MariaDB [(none)]> SELECT version(), NULL IS UNKNOWN, NULL IS NOT UNKNOWN;
    +------------------------------+-----------------+---------------------+
    | version() | NULL IS UNKNOWN | NULL IS NOT UNKNOWN |
    +------------------------------+-----------------+---------------------+
    | 10.1.10-MariaDB-1~jessie-log | 1 | 0 |
    +------------------------------+-----------------+---------------------+
    1 row in set (0.00 sec)

    ReplyDelete
  2. Yet, I think that the UNKNOWN keyword is misleading. I'm not sure if it is misleading in the standards, but it is in current MySQL implementation. Consider the following query:

    MariaDB [(none)]> SELECT (@x >= 1 OR @x < 1) IS UNKNOWN;
    +--------------------------------+
    | (@x >= 1 OR @x < 1) IS UNKNOWN |
    +--------------------------------+
    | 1 |
    +--------------------------------+
    1 row in set (0.00 sec)

    This can work if I don't care about logic, or if I consider NULL as a "not exists" flag. But it definitely doesn't work if I consider it as an unknown value. UNKNOWN suggests that a 3-way logic is implemented, but it isn't :)

    ReplyDelete
  3. This comment has been removed by the author.

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  4. This comment has been removed by the author.

    ReplyDelete
  5. It doesn't work on PostgreSQL 9.5!

    SELECT FALSE = FALSE = TRUE;
    ERROR: syntax error at or near "="
    LINE 1: SELECT FALSE = FALSE = TRUE;
    ^
    (the error is at the second '=')

    It's maybe related to "Adjust operator precedence to match the SQL standard"

    ReplyDelete
  6. Hi Daniel! Nice write up. I'm a bit puzzled by this:

    "
    But what about doing a real three-way compare in SQL?

    One solution would be to use the & operator:
    "

    What do you mean by "real three-way compare"?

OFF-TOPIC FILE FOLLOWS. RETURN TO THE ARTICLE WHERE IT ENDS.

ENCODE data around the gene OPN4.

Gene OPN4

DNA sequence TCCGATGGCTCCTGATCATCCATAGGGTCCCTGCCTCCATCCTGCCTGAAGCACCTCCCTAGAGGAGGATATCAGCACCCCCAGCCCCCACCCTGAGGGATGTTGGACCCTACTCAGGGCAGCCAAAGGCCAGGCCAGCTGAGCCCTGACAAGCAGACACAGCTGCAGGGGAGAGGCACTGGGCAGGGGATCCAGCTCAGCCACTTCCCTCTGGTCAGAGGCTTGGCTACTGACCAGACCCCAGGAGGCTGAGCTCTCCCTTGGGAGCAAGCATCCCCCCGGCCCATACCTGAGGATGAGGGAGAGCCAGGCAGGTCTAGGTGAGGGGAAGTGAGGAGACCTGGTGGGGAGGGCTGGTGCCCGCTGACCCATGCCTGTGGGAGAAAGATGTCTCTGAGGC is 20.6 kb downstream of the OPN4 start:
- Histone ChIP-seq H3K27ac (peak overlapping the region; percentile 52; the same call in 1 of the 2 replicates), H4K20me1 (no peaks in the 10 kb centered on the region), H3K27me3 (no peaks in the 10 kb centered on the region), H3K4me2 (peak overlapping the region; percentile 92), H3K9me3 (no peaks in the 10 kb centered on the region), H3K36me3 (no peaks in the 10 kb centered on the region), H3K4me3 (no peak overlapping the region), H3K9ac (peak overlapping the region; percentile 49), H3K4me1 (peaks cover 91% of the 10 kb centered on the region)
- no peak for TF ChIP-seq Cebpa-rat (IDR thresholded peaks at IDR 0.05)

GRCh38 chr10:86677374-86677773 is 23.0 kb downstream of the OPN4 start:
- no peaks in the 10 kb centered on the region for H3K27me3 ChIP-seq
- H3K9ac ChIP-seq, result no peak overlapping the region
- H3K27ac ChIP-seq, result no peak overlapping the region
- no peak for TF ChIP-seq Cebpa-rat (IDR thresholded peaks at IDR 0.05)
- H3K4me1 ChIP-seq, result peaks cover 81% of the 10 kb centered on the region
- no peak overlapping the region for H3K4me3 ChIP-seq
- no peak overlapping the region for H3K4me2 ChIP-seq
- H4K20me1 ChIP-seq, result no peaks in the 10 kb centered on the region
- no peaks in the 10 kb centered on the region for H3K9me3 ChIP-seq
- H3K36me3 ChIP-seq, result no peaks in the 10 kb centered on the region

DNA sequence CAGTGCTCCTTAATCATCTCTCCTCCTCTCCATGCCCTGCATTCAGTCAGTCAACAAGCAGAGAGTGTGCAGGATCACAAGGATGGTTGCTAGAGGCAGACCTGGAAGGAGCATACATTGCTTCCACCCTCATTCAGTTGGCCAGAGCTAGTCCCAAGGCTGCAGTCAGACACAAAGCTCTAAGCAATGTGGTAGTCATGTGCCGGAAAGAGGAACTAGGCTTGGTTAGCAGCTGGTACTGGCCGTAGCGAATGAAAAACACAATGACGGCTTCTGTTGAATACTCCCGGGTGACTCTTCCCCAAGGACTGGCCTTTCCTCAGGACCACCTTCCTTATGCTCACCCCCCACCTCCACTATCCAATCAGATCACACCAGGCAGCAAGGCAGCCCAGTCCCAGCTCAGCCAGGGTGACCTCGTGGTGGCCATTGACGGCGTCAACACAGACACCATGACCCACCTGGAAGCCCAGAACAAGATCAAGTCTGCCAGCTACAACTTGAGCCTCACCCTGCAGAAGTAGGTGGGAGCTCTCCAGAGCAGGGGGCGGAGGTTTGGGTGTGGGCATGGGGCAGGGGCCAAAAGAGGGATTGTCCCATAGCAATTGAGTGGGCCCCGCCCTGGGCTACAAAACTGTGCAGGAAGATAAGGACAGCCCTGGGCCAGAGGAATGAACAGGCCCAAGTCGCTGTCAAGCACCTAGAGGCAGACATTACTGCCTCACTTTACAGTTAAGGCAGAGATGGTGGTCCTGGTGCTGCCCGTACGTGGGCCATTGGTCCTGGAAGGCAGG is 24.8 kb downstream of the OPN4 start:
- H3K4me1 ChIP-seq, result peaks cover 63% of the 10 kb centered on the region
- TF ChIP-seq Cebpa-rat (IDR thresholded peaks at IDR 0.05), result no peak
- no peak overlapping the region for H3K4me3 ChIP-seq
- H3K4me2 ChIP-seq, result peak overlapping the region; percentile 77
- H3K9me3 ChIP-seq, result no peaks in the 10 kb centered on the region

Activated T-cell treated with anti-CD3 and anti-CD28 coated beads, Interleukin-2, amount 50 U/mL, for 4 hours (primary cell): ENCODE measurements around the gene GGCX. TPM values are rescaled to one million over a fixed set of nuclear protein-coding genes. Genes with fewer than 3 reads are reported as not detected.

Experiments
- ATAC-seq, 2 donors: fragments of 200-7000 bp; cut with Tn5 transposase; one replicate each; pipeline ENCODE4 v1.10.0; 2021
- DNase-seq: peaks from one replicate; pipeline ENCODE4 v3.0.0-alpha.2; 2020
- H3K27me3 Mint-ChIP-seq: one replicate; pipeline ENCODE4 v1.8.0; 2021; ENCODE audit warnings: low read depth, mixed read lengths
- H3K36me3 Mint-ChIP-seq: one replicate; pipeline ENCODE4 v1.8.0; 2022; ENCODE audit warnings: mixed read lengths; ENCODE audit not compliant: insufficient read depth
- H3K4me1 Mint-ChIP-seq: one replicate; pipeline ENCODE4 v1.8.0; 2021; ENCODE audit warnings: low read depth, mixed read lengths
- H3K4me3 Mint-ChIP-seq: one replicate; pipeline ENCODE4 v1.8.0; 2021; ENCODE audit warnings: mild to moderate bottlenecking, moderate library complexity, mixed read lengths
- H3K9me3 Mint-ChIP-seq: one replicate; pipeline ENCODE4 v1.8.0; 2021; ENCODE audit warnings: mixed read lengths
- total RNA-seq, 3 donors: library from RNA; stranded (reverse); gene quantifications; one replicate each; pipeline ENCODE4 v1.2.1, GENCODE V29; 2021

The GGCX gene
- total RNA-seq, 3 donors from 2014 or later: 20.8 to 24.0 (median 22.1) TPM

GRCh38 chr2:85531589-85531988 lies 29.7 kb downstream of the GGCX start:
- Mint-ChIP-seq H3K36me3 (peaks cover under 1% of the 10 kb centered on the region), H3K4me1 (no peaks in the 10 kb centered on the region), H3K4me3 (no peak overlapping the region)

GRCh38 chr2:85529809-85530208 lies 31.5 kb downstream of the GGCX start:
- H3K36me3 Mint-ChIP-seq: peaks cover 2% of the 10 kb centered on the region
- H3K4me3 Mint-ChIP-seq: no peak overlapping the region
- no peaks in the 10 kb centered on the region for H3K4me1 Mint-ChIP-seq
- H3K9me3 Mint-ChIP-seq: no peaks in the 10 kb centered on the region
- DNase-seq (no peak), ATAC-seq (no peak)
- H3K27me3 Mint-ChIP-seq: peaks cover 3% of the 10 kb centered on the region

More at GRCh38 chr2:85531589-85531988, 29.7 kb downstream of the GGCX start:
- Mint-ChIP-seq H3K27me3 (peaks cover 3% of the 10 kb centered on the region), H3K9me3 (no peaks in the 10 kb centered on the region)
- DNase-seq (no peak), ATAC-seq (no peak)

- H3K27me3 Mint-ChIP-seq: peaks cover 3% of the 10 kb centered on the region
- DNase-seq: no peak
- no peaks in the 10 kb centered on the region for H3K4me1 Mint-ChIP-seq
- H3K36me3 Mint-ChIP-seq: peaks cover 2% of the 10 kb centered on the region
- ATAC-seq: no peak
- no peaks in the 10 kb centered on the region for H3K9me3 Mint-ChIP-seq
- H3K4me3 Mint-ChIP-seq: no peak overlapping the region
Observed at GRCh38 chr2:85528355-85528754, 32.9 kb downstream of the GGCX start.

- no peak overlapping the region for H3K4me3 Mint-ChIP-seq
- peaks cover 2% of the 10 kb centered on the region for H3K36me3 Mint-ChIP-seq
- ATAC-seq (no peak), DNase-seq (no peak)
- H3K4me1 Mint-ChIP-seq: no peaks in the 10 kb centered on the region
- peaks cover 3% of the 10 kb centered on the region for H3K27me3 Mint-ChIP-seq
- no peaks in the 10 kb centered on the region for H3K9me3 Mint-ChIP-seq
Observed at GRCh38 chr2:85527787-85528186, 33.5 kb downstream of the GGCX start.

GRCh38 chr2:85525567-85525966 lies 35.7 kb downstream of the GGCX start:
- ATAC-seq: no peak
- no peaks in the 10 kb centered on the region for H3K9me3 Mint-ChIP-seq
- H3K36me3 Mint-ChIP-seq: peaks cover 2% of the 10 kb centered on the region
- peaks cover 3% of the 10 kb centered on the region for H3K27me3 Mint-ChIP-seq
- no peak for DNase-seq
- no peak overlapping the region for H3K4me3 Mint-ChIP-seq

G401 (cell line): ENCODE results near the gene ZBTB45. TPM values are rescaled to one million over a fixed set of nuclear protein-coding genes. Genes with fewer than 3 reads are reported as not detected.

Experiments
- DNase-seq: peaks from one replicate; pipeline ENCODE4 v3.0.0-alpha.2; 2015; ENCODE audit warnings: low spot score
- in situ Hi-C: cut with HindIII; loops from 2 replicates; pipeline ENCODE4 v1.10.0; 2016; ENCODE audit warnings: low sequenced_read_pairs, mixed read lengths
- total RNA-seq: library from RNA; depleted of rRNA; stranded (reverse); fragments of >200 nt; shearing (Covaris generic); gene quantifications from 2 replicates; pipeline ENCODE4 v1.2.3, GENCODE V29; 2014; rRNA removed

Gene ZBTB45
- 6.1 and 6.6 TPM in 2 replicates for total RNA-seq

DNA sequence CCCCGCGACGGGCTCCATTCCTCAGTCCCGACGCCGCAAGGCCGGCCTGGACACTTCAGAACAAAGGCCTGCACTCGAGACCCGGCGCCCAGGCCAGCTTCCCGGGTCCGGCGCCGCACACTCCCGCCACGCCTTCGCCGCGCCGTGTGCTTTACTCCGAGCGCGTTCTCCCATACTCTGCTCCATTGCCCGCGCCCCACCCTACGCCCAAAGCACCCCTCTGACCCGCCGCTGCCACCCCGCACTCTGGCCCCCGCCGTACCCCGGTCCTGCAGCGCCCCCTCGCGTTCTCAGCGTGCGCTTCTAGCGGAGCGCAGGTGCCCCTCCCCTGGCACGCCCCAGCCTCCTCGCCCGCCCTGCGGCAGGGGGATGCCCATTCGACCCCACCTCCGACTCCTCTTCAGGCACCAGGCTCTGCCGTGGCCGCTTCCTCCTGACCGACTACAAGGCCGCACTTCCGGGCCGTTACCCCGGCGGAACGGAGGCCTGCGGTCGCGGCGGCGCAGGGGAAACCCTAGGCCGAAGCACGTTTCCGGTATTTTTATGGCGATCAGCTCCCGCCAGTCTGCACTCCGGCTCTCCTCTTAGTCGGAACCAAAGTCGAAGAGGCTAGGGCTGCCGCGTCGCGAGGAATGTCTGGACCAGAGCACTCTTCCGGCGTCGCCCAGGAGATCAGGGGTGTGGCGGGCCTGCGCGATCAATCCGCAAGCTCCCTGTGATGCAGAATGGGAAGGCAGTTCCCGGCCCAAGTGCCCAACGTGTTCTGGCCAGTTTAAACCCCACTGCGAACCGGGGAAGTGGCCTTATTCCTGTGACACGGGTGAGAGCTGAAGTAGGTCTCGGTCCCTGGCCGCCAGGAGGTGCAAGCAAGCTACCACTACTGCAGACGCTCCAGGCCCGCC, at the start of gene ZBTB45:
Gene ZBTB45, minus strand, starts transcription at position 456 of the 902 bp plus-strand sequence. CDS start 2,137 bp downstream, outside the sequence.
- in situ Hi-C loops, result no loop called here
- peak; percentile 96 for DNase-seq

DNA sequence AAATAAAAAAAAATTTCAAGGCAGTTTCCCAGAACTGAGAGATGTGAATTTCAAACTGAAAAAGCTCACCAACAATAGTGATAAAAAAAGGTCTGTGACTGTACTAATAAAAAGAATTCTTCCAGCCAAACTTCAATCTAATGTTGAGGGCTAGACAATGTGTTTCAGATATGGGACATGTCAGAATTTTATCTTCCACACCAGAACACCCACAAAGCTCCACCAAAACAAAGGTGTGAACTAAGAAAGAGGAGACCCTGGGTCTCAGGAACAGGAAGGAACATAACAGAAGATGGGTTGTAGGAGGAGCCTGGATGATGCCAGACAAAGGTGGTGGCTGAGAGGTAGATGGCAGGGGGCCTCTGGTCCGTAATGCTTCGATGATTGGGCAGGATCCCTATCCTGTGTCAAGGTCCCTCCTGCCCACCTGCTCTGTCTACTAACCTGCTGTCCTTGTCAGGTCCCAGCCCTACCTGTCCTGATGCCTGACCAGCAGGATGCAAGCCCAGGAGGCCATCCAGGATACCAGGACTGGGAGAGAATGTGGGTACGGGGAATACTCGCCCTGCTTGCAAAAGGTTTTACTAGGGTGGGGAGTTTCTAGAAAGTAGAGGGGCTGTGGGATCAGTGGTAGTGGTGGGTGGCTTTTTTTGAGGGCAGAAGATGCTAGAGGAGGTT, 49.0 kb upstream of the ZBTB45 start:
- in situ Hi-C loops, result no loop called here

I'm not a pg expert but it seems to me this too would be evaluated like so:

    SELECT (FALSE::int & FALSE::int) & TRUE::int;

    I mean, the & operator is still a binary operator, just like =. So there will never be a "three-way compare" - only a series of two-way compares.

    ReplyDelete
    Replies
    1. If the objective is to get TRUE/1 only if all three booleans are TRUE/1 then this can be a solution. And yes it will be a series of two way compares.

      Delete
  7. Concetrating on MySQl here! Isn't

    SELECT FALSE = FALSE = TRUE;
    simply evaluated/executed as
    SELECT FALSE = (FALSE = TRUE);
    ?

    This was what I expected, so the result does not surprise me.

    ReplyDelete
  8. The problem with & is that FALSE = FALSE should return TRUE, but FALSE & FALSE returns FALSE;

    To simulate = with Boolean operators one should use NOT XOR instead of AND

    ReplyDelete
  9. T-SQL:
    Msg 102, Level 15, State 1, Line 1
    Incorrect syntax near '='.

    ReplyDelete
  10. Awesome. I am a beginner and this article helped me to resolve the problem .Thank you author and the whole expect team.

    http://www.wikitechy.com/view-article/what-is-sql-operator-with-examples-and-explanation


    Both are really good,
    Cheers,
    Venkat


    ReplyDelete